As Florida continues to ‘reopen,’ COVID-19 infections and deaths continue to rise

Novel coronavirus SARS CoV2, which causes COVID-19. Microphotography by National Institute on Allergy and Infectious Diseases

Florida is closing in on 45,000 COVID-19 infections and 2,000 resident deaths, even as the state prepares for gyms to open and restaurants and retail stores to increase their capacities on Monday, in hopes of bolstering Florida’s economy.

The Florida Department of Health on Saturday is reporting 44,811 infections and 1,964 deaths, the size and scope of which could not have been imagined back in March.

On Sunday, March 1, Gov. Ron DeSantis announced “two individuals” in Florida who tested positive for the new coronavirus that had become a global epidemic. Those two people were from Manatee and Hillsborough counties.

As of Saturday, Miami-Dade reported 15,366 infections; Broward, 6,201 and and Palm Beach, 4,440, all increases compared to the day before. The three counties had become the epicenter of the coronavirus pandemic and had been excluded from efforts across the state to lift various restrictions from strict stay-at-home orders.

But the governor recently loosened restrictions for Palm Beach and he then announced that Broward and Miami-Dade would follow suit on Monday.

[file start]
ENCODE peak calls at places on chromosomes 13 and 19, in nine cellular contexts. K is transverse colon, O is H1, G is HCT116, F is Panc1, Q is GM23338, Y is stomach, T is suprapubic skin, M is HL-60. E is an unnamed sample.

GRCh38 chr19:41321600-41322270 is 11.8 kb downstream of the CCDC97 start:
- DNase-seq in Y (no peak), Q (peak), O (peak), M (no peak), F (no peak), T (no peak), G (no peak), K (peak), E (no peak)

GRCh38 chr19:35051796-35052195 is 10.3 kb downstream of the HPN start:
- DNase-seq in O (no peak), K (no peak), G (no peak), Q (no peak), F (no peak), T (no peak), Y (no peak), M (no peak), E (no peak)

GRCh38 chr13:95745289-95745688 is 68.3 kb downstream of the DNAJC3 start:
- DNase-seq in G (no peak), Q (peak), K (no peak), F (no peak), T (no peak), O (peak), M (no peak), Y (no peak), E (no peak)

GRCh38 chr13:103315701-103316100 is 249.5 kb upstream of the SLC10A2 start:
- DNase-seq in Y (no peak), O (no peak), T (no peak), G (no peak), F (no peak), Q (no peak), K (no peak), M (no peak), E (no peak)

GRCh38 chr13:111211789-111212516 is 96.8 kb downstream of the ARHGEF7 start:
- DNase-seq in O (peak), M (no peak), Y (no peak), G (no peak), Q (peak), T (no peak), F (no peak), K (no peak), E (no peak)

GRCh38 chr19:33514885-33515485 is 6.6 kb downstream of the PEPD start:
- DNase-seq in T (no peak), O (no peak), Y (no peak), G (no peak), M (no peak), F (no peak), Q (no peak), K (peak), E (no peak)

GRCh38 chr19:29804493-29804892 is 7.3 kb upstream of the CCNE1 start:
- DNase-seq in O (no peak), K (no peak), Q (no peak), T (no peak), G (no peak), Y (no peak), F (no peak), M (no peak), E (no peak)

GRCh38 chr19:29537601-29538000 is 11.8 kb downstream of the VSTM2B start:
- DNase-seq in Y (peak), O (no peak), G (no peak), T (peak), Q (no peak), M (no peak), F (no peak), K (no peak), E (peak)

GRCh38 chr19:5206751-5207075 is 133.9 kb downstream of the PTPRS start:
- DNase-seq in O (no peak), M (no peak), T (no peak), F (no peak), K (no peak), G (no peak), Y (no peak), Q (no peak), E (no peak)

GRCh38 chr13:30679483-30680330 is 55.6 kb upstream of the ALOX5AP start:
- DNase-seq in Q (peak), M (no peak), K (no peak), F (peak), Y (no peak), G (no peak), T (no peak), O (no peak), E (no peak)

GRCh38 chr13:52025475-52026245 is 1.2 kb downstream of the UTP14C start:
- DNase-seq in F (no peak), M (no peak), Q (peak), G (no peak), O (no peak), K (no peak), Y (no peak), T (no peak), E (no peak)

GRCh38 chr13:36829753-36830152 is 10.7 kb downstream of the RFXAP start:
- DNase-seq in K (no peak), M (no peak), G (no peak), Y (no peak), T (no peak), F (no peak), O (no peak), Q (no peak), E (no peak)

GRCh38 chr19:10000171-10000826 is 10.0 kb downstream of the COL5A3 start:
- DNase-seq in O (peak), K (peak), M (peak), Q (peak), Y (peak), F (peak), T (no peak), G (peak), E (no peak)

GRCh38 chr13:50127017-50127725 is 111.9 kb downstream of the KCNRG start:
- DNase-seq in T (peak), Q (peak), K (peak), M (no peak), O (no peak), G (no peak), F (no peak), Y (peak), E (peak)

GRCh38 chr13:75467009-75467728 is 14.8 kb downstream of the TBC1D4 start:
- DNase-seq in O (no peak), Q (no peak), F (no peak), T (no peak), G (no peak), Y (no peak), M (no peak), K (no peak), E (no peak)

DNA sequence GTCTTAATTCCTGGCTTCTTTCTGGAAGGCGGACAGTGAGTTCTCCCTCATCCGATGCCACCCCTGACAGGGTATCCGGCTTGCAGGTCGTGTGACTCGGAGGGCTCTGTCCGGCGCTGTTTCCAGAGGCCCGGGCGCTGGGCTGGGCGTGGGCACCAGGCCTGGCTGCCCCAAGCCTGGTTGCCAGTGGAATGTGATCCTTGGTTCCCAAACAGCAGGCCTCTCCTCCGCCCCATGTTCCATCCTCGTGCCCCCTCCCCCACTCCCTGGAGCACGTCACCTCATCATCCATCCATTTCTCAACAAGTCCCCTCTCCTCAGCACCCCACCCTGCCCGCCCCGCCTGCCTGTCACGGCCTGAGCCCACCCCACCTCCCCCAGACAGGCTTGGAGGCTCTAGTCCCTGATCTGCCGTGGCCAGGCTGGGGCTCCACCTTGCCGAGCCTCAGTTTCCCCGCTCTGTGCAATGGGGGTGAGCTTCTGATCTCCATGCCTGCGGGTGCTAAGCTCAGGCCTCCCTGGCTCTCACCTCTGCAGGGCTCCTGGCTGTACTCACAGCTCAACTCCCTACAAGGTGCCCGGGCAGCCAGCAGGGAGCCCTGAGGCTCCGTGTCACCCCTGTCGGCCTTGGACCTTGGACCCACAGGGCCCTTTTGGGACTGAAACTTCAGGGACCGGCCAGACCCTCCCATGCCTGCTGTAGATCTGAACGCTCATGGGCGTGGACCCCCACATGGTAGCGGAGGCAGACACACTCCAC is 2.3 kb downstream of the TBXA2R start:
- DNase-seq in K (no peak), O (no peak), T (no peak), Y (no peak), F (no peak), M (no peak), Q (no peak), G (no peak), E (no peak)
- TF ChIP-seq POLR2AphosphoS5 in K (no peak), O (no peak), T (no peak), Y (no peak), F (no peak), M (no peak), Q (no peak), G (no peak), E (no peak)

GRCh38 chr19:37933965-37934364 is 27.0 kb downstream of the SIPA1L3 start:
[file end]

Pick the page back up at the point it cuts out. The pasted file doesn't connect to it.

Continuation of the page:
The Florida Department of Health has been using various measure to show that the state is improving in terms of the coronavirus crisis.

And Florida remains behind states such as New York, New Jersey, Illinois, Massachusetts and California when it comes to the number of infections, according to tracking by the New York Times. Florida also is behind many other states for the number of deaths based on population figures, according to the Times.

Diane Rado
Diane Rado has covered state and local government and public schools in six states over some 30 years, focusing on policy and investigative stories as well as legislative and political reporting. She spent most of her career at the St. Petersburg (Tampa Bay) Times and the Chicago Tribune. She has a master’s degree in journalism from Northwestern University and did a fellowship in education reform at the University of Michigan in 1999-2000. She is married to a journalist and has three adult children.